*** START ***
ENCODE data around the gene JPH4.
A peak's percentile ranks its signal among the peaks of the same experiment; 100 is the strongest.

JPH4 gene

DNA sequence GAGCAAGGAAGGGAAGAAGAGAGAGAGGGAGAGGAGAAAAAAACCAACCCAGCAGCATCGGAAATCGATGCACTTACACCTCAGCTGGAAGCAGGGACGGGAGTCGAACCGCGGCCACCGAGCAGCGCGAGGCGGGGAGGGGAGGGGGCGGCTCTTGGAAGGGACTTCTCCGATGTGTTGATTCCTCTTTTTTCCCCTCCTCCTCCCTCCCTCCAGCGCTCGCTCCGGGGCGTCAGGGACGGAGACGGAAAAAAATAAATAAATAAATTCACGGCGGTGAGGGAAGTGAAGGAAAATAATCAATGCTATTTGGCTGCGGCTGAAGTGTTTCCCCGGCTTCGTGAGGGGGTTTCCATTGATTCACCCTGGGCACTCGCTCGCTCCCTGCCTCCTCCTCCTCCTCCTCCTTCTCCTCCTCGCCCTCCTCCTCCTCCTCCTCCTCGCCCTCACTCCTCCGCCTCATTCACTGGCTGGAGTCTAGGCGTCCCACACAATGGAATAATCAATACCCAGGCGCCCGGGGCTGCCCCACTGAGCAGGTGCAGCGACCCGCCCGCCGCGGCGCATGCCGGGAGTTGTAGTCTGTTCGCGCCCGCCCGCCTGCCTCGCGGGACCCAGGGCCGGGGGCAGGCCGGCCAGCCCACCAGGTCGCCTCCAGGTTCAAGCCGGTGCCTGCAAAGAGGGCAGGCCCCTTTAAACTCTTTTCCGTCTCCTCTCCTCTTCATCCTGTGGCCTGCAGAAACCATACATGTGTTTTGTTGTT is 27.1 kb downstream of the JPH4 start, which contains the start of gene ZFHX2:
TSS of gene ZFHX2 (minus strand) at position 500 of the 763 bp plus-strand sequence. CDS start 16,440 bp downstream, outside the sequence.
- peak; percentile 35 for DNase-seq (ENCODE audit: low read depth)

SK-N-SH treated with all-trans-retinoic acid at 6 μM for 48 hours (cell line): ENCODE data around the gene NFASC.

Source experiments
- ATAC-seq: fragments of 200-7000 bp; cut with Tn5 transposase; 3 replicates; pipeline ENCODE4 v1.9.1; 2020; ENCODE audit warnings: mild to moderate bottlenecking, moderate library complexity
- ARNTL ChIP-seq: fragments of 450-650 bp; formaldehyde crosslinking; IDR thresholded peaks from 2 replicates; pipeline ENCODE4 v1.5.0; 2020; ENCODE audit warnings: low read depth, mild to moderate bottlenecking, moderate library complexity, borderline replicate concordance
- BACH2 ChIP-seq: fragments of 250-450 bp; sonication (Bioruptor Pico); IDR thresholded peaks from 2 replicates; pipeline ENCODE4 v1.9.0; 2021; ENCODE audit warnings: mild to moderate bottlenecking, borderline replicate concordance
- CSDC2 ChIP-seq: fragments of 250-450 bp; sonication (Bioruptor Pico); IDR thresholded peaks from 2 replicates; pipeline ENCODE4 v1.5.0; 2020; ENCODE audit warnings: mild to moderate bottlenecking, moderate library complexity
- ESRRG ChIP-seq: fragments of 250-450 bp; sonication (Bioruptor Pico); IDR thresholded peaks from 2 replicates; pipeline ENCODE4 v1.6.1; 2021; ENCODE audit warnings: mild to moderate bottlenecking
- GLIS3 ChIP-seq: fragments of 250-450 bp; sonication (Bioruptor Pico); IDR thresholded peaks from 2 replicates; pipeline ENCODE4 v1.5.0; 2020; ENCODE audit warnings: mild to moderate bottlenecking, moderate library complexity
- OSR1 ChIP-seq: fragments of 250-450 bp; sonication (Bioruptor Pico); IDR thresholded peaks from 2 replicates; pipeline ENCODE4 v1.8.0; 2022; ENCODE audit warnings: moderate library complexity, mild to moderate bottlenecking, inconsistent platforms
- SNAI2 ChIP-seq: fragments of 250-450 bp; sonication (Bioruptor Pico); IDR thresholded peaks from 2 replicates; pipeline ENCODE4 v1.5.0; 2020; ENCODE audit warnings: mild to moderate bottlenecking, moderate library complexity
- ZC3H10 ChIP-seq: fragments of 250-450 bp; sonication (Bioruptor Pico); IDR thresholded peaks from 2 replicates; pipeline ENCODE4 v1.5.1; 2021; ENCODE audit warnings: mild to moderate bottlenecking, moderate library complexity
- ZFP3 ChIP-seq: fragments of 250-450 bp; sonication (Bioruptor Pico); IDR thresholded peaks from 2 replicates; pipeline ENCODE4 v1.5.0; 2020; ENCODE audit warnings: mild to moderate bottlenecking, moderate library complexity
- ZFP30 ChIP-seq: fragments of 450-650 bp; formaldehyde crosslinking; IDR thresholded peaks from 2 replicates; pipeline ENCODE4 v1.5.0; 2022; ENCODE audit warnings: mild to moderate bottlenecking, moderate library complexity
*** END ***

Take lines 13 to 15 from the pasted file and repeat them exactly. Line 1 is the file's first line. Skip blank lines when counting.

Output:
- ESRRG ChIP-seq: fragments of 250-450 bp; sonication (Bioruptor Pico); IDR thresholded peaks from 2 replicates; pipeline ENCODE4 v1.6.1; 2021; ENCODE audit warnings: mild to moderate bottlenecking
- GLIS3 ChIP-seq: fragments of 250-450 bp; sonication (Bioruptor Pico); IDR thresholded peaks from 2 replicates; pipeline ENCODE4 v1.5.0; 2020; ENCODE audit warnings: mild to moderate bottlenecking, moderate library complexity
- OSR1 ChIP-seq: fragments of 250-450 bp; sonication (Bioruptor Pico); IDR thresholded peaks from 2 replicates; pipeline ENCODE4 v1.8.0; 2022; ENCODE audit warnings: moderate library complexity, mild to moderate bottlenecking, inconsistent platforms